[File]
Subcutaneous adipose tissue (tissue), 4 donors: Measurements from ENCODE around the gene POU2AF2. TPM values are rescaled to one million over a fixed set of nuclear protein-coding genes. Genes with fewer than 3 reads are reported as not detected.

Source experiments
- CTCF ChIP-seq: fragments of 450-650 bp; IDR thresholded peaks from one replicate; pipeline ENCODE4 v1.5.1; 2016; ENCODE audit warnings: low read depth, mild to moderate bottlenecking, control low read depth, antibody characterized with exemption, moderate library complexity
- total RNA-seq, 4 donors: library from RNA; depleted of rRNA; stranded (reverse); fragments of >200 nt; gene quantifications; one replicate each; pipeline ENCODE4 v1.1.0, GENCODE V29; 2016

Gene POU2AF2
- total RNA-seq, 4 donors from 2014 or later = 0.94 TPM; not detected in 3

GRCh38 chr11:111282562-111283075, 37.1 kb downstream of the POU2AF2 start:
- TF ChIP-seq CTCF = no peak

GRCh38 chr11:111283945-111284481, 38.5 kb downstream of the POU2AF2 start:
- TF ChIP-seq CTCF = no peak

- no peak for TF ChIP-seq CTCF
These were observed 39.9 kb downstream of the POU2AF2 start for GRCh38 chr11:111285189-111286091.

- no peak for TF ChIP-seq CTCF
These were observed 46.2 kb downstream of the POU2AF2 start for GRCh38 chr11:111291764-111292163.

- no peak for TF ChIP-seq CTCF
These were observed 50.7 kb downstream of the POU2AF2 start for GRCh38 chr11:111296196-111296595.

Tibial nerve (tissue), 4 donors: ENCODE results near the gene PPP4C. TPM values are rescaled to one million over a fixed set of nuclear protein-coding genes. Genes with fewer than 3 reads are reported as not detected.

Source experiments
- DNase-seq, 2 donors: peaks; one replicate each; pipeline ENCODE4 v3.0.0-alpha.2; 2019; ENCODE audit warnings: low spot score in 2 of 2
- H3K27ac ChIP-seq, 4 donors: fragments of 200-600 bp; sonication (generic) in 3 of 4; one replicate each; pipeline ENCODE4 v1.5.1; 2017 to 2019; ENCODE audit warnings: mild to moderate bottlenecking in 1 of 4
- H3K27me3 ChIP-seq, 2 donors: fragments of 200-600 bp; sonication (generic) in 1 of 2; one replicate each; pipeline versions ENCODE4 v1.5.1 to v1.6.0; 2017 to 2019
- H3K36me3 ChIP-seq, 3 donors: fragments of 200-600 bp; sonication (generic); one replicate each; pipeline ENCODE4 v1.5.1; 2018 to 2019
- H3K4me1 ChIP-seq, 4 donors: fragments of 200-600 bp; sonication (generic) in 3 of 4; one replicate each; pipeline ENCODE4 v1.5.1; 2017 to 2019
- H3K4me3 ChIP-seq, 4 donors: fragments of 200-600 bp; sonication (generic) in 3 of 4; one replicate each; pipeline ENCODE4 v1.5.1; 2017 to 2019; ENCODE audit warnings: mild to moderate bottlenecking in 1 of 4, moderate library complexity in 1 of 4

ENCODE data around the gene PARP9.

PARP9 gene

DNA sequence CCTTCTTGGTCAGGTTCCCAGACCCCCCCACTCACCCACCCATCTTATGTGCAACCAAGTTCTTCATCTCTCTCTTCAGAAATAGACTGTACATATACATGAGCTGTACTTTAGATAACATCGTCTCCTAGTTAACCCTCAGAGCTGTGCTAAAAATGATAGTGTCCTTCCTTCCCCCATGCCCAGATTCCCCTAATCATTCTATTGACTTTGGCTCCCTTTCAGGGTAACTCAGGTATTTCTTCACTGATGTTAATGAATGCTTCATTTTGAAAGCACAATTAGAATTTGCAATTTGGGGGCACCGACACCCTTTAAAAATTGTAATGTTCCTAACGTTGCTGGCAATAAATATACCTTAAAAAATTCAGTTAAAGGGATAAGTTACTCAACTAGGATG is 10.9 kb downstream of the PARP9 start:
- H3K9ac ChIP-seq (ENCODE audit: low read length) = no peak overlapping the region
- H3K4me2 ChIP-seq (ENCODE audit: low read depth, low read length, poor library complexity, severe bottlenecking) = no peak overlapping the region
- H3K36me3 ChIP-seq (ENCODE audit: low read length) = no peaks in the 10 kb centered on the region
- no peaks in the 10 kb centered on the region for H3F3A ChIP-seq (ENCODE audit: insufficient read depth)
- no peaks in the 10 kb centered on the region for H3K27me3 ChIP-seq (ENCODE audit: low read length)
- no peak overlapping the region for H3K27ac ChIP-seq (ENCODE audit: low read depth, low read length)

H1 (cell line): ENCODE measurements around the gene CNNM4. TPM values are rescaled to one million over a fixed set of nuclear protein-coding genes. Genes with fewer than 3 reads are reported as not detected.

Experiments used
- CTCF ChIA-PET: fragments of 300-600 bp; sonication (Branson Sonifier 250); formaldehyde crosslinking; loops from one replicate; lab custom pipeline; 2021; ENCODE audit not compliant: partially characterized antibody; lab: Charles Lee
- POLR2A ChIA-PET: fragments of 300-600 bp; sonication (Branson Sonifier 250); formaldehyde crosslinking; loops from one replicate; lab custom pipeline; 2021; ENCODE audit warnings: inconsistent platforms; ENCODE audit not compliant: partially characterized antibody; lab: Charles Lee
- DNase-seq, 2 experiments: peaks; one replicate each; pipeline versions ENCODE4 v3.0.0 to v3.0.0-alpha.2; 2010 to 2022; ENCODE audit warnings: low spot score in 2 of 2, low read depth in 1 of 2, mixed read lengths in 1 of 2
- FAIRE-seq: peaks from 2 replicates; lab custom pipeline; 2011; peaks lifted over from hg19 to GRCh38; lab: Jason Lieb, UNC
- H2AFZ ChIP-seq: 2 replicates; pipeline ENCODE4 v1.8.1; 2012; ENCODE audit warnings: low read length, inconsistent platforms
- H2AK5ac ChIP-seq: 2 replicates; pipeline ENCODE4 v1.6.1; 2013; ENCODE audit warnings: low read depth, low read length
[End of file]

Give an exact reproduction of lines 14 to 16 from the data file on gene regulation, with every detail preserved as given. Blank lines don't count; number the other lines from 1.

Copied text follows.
These were observed 46.2 kb downstream of the POU2AF2 start for GRCh38 chr11:111291764-111292163.

- no peak for TF ChIP-seq CTCF
These were observed 50.7 kb downstream of the POU2AF2 start for GRCh38 chr11:111296196-111296595.